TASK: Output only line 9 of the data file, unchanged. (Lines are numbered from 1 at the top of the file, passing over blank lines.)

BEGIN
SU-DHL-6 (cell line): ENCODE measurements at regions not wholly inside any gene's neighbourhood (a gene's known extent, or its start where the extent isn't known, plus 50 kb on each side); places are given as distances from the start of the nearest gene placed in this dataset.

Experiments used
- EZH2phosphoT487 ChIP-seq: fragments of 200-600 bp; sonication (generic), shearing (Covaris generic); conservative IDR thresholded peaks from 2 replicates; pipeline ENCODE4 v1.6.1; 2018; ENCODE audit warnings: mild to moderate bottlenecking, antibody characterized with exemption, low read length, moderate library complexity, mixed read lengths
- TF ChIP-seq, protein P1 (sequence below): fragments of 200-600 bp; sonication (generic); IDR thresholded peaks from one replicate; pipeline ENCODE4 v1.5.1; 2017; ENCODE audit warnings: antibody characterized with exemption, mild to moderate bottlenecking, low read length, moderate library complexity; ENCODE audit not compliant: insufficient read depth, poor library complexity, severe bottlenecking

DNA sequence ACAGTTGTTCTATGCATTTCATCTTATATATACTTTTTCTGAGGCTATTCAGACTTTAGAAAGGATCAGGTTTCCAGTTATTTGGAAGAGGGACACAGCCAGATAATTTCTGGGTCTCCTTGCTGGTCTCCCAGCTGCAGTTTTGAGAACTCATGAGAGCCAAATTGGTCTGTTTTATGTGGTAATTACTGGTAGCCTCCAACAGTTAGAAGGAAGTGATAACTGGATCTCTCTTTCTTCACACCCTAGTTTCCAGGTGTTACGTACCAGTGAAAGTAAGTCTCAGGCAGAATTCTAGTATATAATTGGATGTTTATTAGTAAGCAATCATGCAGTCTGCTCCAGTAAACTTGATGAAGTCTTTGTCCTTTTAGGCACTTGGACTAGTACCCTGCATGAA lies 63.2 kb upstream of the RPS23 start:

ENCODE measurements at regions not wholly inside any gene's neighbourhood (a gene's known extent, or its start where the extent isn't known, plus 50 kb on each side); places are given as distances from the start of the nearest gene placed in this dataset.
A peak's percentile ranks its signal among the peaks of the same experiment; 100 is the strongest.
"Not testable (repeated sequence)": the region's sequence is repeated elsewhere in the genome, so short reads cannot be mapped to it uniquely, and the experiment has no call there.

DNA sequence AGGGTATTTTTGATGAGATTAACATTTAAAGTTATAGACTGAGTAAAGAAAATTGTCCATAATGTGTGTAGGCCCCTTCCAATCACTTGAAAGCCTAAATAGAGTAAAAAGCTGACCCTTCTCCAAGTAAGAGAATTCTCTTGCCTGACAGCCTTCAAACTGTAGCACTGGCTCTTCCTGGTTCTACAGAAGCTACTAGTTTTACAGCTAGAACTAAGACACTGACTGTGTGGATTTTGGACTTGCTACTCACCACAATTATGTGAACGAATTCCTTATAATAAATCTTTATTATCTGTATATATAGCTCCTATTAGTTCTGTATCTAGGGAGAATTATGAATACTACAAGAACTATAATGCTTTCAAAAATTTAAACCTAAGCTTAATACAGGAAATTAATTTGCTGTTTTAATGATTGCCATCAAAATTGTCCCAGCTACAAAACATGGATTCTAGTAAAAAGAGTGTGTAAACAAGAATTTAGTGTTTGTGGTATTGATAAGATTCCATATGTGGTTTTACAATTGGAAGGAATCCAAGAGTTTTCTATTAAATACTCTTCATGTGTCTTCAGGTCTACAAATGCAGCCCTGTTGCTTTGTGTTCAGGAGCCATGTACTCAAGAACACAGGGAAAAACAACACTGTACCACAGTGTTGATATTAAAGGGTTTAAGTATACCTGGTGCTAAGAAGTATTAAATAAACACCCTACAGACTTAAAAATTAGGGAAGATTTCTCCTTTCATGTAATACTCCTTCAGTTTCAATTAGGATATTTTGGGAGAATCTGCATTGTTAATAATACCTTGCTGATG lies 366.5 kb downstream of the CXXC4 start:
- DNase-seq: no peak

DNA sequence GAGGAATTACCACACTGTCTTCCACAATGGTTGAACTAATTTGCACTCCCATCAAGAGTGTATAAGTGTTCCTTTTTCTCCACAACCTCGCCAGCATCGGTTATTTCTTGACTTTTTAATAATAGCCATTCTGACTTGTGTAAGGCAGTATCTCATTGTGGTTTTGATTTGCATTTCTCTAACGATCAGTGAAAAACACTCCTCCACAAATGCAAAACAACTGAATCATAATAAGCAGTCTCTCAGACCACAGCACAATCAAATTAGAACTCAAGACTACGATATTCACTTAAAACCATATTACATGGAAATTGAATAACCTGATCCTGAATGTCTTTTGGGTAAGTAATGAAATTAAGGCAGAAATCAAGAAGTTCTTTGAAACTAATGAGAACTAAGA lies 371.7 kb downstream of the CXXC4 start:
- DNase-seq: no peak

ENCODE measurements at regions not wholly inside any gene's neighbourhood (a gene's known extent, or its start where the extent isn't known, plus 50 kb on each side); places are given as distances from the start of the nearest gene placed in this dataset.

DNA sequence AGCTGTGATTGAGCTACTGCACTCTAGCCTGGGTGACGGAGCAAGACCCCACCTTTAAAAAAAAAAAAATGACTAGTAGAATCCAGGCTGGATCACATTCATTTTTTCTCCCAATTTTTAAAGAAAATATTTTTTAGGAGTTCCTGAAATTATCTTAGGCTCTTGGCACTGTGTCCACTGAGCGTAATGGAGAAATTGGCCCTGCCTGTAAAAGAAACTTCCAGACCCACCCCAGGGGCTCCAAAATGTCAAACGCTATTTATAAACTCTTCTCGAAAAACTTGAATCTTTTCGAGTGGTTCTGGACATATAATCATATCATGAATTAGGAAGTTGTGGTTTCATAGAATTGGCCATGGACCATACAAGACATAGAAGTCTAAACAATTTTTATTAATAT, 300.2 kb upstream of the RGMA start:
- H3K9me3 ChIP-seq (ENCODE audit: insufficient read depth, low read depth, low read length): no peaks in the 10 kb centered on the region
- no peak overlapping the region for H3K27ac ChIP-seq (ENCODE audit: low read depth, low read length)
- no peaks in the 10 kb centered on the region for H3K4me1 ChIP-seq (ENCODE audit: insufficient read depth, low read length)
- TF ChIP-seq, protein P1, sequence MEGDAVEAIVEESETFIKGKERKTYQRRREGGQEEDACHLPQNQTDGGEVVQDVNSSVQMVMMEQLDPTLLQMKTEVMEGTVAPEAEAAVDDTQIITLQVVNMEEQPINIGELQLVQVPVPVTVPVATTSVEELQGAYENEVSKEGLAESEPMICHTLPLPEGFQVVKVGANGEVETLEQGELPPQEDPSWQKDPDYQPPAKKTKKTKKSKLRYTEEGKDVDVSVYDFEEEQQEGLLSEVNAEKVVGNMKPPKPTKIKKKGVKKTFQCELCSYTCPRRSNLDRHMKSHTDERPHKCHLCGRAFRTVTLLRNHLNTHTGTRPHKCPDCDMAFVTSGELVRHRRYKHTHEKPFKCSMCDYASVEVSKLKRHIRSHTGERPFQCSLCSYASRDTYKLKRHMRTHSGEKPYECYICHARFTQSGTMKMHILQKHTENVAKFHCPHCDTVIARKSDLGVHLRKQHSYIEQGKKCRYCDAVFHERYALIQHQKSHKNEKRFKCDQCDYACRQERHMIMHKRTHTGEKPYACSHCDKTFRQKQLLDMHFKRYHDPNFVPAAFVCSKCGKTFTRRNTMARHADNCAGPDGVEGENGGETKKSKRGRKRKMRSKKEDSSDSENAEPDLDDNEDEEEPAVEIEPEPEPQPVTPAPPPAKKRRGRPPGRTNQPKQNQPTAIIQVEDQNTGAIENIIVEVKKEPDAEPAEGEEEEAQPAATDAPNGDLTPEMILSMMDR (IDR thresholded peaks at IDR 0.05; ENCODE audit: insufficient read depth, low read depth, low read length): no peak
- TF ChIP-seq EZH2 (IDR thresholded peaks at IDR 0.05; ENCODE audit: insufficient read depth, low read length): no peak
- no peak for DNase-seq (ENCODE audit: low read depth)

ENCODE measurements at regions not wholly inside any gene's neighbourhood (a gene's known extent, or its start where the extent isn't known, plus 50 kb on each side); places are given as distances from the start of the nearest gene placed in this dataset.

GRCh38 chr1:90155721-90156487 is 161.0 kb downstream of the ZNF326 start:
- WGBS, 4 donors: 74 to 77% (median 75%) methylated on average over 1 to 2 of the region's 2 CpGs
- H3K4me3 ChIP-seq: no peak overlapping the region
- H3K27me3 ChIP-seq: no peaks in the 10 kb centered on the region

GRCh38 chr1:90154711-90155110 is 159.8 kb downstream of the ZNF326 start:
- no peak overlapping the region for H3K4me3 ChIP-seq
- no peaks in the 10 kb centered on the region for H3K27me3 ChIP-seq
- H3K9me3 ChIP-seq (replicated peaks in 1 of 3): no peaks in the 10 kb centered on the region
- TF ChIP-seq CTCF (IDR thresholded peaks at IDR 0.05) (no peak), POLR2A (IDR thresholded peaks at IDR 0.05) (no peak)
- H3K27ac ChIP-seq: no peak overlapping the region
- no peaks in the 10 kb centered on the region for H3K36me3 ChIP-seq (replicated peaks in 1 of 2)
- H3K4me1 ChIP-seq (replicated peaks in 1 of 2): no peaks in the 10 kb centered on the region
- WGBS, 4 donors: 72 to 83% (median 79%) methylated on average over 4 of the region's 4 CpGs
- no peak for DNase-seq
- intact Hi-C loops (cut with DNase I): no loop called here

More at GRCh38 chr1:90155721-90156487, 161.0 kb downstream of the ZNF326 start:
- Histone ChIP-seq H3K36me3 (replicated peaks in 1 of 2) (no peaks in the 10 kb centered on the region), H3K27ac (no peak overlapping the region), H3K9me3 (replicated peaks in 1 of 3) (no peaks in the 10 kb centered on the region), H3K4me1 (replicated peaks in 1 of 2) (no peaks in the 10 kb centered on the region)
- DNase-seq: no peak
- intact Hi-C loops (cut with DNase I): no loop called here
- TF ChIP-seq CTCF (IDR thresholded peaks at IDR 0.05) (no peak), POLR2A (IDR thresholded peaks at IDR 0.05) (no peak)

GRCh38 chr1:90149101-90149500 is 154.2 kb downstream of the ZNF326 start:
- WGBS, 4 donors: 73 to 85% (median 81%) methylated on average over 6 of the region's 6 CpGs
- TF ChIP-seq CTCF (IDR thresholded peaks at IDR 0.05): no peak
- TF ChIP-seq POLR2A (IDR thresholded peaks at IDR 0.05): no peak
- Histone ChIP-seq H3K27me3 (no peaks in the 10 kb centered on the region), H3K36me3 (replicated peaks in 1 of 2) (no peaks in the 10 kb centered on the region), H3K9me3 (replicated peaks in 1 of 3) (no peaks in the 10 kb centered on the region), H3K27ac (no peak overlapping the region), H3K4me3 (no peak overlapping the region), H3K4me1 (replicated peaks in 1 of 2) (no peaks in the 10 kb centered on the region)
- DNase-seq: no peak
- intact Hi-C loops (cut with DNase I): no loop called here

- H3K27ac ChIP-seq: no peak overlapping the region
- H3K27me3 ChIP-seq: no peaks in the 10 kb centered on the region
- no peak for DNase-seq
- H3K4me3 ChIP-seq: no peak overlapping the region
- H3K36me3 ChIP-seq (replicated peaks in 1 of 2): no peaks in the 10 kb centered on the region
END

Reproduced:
DNA sequence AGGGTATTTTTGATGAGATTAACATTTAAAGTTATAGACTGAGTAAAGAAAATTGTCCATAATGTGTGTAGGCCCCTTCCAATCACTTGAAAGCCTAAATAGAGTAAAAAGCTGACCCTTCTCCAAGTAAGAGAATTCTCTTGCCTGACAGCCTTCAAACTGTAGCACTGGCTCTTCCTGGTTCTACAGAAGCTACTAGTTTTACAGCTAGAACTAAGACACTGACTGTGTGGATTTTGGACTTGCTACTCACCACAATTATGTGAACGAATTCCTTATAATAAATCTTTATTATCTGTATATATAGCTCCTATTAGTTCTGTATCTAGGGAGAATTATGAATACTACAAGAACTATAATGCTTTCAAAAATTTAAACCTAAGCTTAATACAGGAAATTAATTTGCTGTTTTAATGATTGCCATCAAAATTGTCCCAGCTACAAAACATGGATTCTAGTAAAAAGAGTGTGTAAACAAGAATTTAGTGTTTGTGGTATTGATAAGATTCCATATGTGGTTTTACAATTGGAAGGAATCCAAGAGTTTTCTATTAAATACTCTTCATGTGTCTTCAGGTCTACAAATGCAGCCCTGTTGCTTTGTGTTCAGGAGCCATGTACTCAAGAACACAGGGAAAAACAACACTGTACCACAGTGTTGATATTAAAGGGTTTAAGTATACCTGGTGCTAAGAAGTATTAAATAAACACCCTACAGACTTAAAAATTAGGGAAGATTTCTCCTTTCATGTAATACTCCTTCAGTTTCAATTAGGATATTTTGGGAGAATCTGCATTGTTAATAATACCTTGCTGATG lies 366.5 kb downstream of the CXXC4 start: